Confusion abounds in what are the differences and similarities between process management and project management. There is a lot of literature in project management circles that purports that we should be creating organizations that are led by projects and project management and forming Project Management Environments to support these. But there are also circles that purport that all work is a process and that we should be creating organizations that are led by process management and, in turn, form Quality Management Environments for support.
Before suggesting a settlement to this argument, let’s discuss some definitions.
Definition of a Project:
The Project Management Institute’s Body of Knowledge defines a Project as, “A temporary endeavour undertaken to create a unique product, service, or result.” Temporary means that every project has a definite beginning and a definite end date. Unique means that the product or service is different in some distinguishing way from similar products or services. By examining this definition we understand that projects are:
- Time-bound and have a customer.
- Have clear beginning and end states. These can be as short as half a day or be as long as a number of years. Longer projects are often broken down into phases or stages. Each one becoming a project onto itself.
- Follow a specific cycle of Initiation, Definition, Planning, Execution and Close
Definition of a Process:
By examining this definition we understand that processes are:
- On-going with no clearly defined beginning and end states.
- Customer driven.
All projects are managed. All processes should be continuously analyzed for improvement or reengineering.
Project Management Defined:
Project Management is the application of knowledge and expertise to the development of Project Scope and a Project Plan, which meets or exceeds stakeholder requirements.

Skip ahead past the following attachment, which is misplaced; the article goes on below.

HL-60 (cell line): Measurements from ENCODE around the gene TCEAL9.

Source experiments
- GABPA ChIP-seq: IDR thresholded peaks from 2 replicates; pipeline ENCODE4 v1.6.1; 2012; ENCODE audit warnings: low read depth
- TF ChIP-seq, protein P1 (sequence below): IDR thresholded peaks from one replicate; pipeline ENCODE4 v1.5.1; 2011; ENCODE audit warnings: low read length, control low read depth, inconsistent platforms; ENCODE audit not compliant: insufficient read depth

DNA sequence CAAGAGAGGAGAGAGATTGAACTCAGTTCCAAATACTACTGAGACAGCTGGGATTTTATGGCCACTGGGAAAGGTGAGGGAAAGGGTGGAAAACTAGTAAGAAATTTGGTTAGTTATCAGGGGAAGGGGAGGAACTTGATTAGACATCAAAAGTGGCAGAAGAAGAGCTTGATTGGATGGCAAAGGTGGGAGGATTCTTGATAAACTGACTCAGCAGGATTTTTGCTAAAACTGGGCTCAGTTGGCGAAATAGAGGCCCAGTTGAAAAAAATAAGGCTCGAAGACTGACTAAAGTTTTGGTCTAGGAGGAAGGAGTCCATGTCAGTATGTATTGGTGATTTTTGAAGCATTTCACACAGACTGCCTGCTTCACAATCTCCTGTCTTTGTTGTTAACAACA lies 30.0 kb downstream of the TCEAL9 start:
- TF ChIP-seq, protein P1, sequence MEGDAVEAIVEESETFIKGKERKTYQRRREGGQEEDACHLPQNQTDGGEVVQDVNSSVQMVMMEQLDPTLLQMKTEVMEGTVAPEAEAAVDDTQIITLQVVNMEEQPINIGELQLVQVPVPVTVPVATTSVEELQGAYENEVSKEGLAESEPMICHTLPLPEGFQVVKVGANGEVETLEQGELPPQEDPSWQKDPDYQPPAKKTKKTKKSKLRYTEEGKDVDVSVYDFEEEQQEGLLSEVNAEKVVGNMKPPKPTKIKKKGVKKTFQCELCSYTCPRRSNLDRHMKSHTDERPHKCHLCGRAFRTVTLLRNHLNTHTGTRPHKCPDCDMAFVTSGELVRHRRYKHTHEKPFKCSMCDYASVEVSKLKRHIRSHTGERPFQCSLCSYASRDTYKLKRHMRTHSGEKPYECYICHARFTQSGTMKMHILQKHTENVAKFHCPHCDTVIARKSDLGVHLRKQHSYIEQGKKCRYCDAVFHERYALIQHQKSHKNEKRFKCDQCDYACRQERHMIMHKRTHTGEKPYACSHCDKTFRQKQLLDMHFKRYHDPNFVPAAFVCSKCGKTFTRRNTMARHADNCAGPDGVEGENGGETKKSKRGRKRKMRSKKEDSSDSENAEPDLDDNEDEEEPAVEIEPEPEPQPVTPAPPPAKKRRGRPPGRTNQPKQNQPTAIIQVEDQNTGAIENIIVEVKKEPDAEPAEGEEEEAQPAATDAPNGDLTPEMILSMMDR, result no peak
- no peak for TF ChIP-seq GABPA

Process Improvement Defined:
Process Improvement is the examination of a business process in order to better meet customer & quality requirements.
Business Process Reengineering Defined:
Business Process Reengineering is the fundamental re-thinking and re-designing of a business process in order to exceed customer and quality requirements.
By examining the definition for project management it can be determined that the management of a project is a process. The management of a project follows a consistent series of steps that ensures it is successfully managed and meets the project’s customer requirements. However, the process is not subject to an improvement process. If the project management methodology (or process) is followed, it is assumed that the project will successfully meet its defined deliverables.
By examining the definition for business process improvement and business process reengineering, you can see that all work is a process and can be improved or reengineered in order to meet the continuously changing needs of the customers (internal or external) for whom the process has been designed.
Through our work in Quality Management and Project Management we have found that all work is a process. It can be flowcharted, measured and improved. Organizations that are quality driven will map all of their work processes. It then becomes easy to determine who does what and when they have to do it, in order to ensure customer requirements are met. These flowcharts can replace job descriptions. All employees can examine the flowcharts and immediately determine where their job fits into the work to be done. As well, they can easily see where their work comes from and when they’re finished, where their part of the process then goes.
Now, back to our earlier position. Project Management Circles suggest that Project Management Offices (PMOs) should be put in place to oversee projects, ensuring they are properly resourced and prioritized. PMOs also help to lead the way towards the creation of a Project Management Environment within the organization.
More current approaches and albeit, there are few examples so far as it is very leading edge in it’s thinking, is to merge process management with project management and create a Strategic Change Management Office. It would oversee all process management (process improvement, reengineering, benchmarking studies, ISO/QS 9000, Six Sigma Initiatives, etc.) with project management. Because individuals are assigned to teams and these teams are either involved in some form of process management and/or project management, this Change Management Office will oversee the link of these to the organization’s strategic direction (established through the process of Strategic Planning) and resourcing of these.
In reviewing the definitions and literature, it becomes apparent that the correct thinking is that all work is a process and that projects fit into the framework of process management. Dr. Edwards Deming, Quality Management theorist, consultant and author once said, “If you can’t describe what you are doing as a process, you don’t know what you are doing”.